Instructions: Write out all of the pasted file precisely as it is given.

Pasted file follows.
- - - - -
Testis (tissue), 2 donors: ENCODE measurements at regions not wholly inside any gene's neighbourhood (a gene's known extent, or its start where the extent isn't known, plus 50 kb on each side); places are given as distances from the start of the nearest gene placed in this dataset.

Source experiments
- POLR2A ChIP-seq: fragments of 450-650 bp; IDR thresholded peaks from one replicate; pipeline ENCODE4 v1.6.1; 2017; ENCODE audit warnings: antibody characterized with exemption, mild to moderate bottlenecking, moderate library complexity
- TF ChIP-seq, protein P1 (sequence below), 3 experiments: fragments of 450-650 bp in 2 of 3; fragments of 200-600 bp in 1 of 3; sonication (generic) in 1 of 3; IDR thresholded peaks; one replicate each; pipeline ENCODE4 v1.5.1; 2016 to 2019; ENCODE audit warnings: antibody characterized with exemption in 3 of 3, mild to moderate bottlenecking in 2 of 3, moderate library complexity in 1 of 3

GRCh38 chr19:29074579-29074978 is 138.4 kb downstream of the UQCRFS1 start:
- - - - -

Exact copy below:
Testis (tissue), 2 donors: ENCODE measurements at regions not wholly inside any gene's neighbourhood (a gene's known extent, or its start where the extent isn't known, plus 50 kb on each side); places are given as distances from the start of the nearest gene placed in this dataset.

Source experiments
- POLR2A ChIP-seq: fragments of 450-650 bp; IDR thresholded peaks from one replicate; pipeline ENCODE4 v1.6.1; 2017; ENCODE audit warnings: antibody characterized with exemption, mild to moderate bottlenecking, moderate library complexity
- TF ChIP-seq, protein P1 (sequence below), 3 experiments: fragments of 450-650 bp in 2 of 3; fragments of 200-600 bp in 1 of 3; sonication (generic) in 1 of 3; IDR thresholded peaks; one replicate each; pipeline ENCODE4 v1.5.1; 2016 to 2019; ENCODE audit warnings: antibody characterized with exemption in 3 of 3, mild to moderate bottlenecking in 2 of 3, moderate library complexity in 1 of 3

GRCh38 chr19:29074579-29074978 is 138.4 kb downstream of the UQCRFS1 start: